Mentions: Subjects aged 30–75 years previously participating in the sixth Tromsø Study were invited to participate. The Tromsø Study is an ongoing longitudinal population-based study first performed in 1974 (23). The sixth survey was performed in 2008 and the following groups were invited: those who participated in the second phase of the fourth survey (1994–1995), a random 10% sample of subjects aged 30–39 years, all subjects aged 40–42 and 60–87 years, and a 40% random sample of subjects aged 43–59 years. In total, 19,762 subjects were invited and 12,984 subjects (65.7%) attended (23). Serum 25(OH)D measurements were performed in all the participants, and people with serum 25(OH)D between the 5th and 10th percentiles (low serum 25[OH]D; case subjects) or between the 80th and 95th percentiles (high serum 25[OH]D; control subjects) were invited to the current study by mail. Those who reported to be current smokers were not invited owing to a newly discovered interference between smoking and the assay used for serum 25(OH)D analyses in the sixth Tromsø Study (24). The invitation letter did not disclose the subject’s vitamin D status. A person not involved in the examinations administered the invitations to achieve a fairly equal distribution among case and control subjects regarding sex, age, and BMI. However, there was no head-to-head matching. Exclusion criteria were diabetes, acute myocardial infarction or stroke during the past 12 months, cancer during the past 5 years, steroid use, serum creatinine ≥130 μmol/L (males) or ≥110 μmol/L (females), possible primary hyperparathyroidism (plasma parathyroid hormone [PTH] >5.0 pmol/L combined with serum calcium >2.50 mmol/L), sarcoidosis, systolic blood pressure >175 mmHg or diastolic blood pressure >105 mmHg, and specifically for women, pregnancy, lactation, or fertile age and no contraception use. Participants were recruited between November 2008 and April 2010. Because there was a considerable time span between the first serum 25(OH)D measurement in the Tromsø Study and inclusion in the current study, a low or high serum 25(OH)D in the Tromsø Study had to be confirmed in a new serum sample before inclusion. The flowchart shows the recruitment of participants (Fig. 1).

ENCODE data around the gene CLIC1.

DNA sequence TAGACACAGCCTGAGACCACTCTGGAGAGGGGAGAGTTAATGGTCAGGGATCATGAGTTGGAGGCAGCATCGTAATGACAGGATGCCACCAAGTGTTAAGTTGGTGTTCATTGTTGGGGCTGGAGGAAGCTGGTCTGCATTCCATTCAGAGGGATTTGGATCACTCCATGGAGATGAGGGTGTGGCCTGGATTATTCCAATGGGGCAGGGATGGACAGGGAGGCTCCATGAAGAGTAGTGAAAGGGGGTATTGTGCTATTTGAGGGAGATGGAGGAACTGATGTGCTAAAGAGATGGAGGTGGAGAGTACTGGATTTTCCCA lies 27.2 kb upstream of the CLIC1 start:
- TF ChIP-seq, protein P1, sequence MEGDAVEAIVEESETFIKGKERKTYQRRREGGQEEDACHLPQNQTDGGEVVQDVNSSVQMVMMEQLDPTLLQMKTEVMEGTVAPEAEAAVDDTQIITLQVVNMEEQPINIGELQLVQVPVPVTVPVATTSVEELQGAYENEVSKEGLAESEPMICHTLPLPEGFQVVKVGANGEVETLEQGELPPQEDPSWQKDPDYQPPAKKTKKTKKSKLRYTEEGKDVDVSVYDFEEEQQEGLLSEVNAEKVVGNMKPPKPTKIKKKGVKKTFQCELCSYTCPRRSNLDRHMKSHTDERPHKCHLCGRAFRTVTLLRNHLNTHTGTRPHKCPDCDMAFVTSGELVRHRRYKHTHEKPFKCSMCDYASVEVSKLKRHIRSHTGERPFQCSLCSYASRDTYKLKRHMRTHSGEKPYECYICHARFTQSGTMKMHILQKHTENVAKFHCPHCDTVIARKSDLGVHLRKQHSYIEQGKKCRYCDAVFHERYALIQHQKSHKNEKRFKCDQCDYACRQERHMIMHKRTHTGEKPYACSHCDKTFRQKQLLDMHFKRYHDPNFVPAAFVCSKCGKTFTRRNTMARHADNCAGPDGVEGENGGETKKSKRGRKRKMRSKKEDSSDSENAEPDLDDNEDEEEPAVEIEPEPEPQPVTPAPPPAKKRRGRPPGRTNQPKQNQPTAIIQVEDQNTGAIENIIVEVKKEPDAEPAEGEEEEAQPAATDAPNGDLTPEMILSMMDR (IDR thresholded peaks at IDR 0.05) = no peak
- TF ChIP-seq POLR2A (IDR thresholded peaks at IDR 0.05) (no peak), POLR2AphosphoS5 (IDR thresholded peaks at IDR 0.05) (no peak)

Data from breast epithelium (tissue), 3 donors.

Vitamin D, insulin secretion, sensitivity, and lipids: results from a case-control study and a randomized controlled trial using hyperglycemic clamp technique.